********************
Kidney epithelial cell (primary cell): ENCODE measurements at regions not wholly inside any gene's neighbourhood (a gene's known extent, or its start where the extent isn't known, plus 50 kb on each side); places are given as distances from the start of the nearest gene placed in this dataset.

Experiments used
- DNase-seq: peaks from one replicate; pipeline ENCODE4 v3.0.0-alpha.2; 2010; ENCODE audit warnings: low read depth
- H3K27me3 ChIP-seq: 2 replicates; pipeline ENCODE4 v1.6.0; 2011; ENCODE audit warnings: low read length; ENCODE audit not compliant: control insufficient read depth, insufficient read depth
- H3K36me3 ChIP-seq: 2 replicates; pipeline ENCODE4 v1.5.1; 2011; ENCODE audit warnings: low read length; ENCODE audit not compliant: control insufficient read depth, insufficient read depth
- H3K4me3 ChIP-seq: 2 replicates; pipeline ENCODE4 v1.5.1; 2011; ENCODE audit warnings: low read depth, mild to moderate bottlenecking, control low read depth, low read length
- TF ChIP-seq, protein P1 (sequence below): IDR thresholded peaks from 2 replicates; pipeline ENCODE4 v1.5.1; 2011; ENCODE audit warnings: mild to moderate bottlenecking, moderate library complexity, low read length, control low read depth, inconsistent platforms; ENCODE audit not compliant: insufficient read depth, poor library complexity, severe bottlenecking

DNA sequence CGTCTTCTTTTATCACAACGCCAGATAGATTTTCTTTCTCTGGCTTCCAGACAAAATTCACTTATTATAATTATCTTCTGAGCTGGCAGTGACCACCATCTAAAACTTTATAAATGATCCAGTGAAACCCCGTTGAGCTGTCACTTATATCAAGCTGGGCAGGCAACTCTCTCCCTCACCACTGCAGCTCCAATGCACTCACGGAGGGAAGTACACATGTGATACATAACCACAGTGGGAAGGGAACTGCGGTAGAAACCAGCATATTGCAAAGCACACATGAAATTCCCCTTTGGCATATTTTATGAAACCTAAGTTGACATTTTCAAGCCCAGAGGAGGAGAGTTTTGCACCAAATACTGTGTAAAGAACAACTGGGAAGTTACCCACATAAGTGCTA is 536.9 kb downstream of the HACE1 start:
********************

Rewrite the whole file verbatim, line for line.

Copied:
Kidney epithelial cell (primary cell): ENCODE measurements at regions not wholly inside any gene's neighbourhood (a gene's known extent, or its start where the extent isn't known, plus 50 kb on each side); places are given as distances from the start of the nearest gene placed in this dataset.

Experiments used
- DNase-seq: peaks from one replicate; pipeline ENCODE4 v3.0.0-alpha.2; 2010; ENCODE audit warnings: low read depth
- H3K27me3 ChIP-seq: 2 replicates; pipeline ENCODE4 v1.6.0; 2011; ENCODE audit warnings: low read length; ENCODE audit not compliant: control insufficient read depth, insufficient read depth
- H3K36me3 ChIP-seq: 2 replicates; pipeline ENCODE4 v1.5.1; 2011; ENCODE audit warnings: low read length; ENCODE audit not compliant: control insufficient read depth, insufficient read depth
- H3K4me3 ChIP-seq: 2 replicates; pipeline ENCODE4 v1.5.1; 2011; ENCODE audit warnings: low read depth, mild to moderate bottlenecking, control low read depth, low read length
- TF ChIP-seq, protein P1 (sequence below): IDR thresholded peaks from 2 replicates; pipeline ENCODE4 v1.5.1; 2011; ENCODE audit warnings: mild to moderate bottlenecking, moderate library complexity, low read length, control low read depth, inconsistent platforms; ENCODE audit not compliant: insufficient read depth, poor library complexity, severe bottlenecking

DNA sequence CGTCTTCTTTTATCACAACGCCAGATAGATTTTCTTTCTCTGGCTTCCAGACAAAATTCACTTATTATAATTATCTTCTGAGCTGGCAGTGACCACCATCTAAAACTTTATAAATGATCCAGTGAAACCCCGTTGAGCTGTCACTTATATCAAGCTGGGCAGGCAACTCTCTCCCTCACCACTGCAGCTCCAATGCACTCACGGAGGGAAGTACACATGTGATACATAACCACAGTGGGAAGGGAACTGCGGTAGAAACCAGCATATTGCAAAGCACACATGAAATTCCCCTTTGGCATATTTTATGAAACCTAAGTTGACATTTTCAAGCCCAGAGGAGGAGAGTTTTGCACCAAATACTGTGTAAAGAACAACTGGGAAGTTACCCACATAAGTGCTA is 536.9 kb downstream of the HACE1 start: